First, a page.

Wine industry foundations: How education and training leads to early career progress

Image: Josh Ramsey.

While pandemic lockdowns have led to job losses and financial hardship across various industries, a lucky few have still managed to be presented with opportunities to start out in their desired career.

Journalist Samuel Squire looks at how starting out in the wine industry has shaped up in 2020.

With 2020 throwing up confusion and uncertainty for many younger people looking for their first job, tertiary level wine and viticulture students have been among those looking to launch a career in difficult circumstances.

With cellar doors having been affected by COVID-19 – especially in Victoria, which has been subject to strict lockdown restrictions – and with wineries and vineyards practising ongoing social distancing, job prospects would seem to be few and far between.

But determined graduates are still managing to find pathways leading to employment.

Josh Ramsey studied a bachelor’s degree in viticulture and oenology at the University of Adelaide and has now landed himself a full-time position as a cellar hand in the Yarra Valley.

The Yarra Valley is a great wine region, and it’s where Josh Ramsey is finding his feet in the real world of wine.
Ramsey says his time as a student imparted many solid skills that have helped to prepare him for real life in the winery, adding that studying at a campus surrounded by some of South Australia’s most iconic winegrowing regions added crucial learning experiences to what is a “well-taught” degree.

He says courses offered under the viticulture and oenology degree do “the best possible job [they] can to train you to work in the field”.“University was a pretty good time for me. First of all, Adelaide is a great location to learn about wine [because] you’ve got three great regions all within an hour’s drive,” he said.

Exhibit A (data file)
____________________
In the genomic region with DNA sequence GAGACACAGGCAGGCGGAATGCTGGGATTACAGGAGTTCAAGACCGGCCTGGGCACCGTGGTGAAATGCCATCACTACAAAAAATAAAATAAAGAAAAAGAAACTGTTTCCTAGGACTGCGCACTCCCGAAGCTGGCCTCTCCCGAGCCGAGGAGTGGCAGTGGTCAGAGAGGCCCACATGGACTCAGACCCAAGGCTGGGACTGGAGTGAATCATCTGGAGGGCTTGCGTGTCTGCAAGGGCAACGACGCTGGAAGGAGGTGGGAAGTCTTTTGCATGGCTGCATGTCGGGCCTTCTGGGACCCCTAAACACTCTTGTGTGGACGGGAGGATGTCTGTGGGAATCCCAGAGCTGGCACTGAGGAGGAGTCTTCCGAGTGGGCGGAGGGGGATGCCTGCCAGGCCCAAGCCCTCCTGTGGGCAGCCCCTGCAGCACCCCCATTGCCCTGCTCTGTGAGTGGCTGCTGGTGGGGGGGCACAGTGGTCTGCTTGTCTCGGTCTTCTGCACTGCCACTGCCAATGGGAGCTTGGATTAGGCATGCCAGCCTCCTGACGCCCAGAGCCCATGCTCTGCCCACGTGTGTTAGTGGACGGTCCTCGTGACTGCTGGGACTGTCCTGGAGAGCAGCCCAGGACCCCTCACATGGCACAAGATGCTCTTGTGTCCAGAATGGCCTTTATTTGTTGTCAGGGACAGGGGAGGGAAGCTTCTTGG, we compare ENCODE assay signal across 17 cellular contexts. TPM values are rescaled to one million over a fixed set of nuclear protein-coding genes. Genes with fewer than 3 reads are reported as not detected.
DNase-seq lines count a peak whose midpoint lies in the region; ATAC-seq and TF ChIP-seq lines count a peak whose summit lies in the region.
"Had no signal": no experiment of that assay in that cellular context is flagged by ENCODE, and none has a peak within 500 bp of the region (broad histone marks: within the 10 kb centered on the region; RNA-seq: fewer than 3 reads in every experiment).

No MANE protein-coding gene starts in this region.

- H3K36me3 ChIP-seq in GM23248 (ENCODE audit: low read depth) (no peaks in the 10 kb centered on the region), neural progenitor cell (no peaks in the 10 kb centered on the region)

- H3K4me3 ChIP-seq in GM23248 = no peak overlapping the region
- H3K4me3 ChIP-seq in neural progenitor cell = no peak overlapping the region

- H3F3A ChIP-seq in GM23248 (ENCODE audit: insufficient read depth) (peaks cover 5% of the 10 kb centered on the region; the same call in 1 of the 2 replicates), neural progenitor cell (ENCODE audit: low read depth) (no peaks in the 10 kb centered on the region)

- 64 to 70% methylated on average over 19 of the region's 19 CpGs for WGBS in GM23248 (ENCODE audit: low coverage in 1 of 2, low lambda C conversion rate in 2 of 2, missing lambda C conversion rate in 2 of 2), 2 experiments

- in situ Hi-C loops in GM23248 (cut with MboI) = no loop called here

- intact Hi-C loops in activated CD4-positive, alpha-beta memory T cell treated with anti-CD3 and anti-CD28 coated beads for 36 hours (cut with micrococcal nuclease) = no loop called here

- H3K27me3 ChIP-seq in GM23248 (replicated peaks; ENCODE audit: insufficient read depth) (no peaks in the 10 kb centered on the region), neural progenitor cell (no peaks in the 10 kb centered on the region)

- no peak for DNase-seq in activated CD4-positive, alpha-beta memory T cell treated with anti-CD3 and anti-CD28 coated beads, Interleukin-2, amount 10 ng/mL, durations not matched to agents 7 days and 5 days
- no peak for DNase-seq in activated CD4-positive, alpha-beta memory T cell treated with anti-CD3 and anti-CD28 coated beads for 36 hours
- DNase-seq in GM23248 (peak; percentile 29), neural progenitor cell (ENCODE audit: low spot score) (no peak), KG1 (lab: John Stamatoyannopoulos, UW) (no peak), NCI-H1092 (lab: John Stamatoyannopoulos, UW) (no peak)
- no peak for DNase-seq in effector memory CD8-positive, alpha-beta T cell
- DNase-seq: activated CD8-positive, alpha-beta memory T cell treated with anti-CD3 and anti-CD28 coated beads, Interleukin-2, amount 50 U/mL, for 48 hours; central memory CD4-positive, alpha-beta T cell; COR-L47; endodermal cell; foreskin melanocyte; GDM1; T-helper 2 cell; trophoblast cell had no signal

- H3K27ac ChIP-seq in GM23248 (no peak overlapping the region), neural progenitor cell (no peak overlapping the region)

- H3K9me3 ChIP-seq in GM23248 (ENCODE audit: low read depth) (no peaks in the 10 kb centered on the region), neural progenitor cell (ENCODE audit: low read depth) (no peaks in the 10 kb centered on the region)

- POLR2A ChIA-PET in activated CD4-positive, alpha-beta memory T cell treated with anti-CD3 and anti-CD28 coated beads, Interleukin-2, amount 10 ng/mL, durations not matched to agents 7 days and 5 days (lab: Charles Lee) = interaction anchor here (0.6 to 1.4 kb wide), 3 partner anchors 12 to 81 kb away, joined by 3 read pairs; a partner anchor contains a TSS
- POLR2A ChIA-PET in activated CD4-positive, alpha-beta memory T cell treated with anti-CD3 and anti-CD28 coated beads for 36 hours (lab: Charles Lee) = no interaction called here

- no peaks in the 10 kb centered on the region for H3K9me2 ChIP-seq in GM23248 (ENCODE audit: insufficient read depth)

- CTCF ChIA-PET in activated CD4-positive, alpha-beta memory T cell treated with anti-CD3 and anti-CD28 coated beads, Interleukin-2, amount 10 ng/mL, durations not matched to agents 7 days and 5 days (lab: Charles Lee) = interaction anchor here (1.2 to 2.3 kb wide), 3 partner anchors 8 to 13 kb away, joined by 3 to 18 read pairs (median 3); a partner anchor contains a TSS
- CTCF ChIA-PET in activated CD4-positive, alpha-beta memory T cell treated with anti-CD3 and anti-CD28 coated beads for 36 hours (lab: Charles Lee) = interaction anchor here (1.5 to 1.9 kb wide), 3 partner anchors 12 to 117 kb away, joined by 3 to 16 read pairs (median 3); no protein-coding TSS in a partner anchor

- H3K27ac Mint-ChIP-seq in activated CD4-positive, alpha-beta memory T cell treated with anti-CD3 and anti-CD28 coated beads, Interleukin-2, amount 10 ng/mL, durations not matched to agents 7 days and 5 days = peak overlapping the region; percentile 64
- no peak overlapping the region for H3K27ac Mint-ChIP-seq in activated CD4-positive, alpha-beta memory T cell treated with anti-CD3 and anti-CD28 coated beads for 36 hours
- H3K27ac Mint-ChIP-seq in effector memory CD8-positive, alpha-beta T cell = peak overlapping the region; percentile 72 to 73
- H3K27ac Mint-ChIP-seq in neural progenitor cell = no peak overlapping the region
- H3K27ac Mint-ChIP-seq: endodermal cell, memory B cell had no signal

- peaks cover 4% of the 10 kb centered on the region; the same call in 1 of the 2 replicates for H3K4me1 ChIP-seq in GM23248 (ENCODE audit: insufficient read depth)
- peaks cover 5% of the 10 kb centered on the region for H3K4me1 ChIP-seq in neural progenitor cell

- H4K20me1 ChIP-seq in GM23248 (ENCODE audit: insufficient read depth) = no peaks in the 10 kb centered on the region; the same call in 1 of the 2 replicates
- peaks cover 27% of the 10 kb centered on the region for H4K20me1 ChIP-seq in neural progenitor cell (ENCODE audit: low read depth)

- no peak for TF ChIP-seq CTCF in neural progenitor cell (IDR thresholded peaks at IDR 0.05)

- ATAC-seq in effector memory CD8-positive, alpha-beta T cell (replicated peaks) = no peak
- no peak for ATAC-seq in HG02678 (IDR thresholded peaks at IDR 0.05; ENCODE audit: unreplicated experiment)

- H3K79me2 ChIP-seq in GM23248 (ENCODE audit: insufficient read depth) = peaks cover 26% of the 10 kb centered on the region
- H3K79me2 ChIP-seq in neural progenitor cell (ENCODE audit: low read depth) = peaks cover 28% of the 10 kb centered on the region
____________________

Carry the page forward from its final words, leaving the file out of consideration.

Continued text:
“The course is generally well taught and [my cohort and I were] supported by a great team of teachers.

“I definitely enjoyed my four years there and learnt so much. It blows my mind thinking about how little I knew before my degree.”


Going straight from the university gates into the wine workforce went “about as expected”, says Ramsey, thanks to hands-on time on placement. Landing a full-time gig straight from university was “pretty lucky” for Ramsey as the pandemic and ensuing lockdowns meant casual workers’ jobs were either at risk, or gone – at least temporarily.

“Working as a cellar hand straight out of uni has gone just about how I expected it and my placement experience geared me up pretty well to working in a winery post-university,” he said.

“The placement was a bit like being thrown in the deep end, but most places are understanding that you don’t really know what you’re doing and will help you out if you ask for it.

“Of course nobody could expect the coronavirus pandemic to strike how it did. I was pretty lucky in that I managed to snag a full time gig straight up out of uni.

“Some people I know just got short term vintage gigs with the expectation they would get a hospitality job afterwards, which meant they ran into trouble when COVID hit, with a lot of casual work was shut.”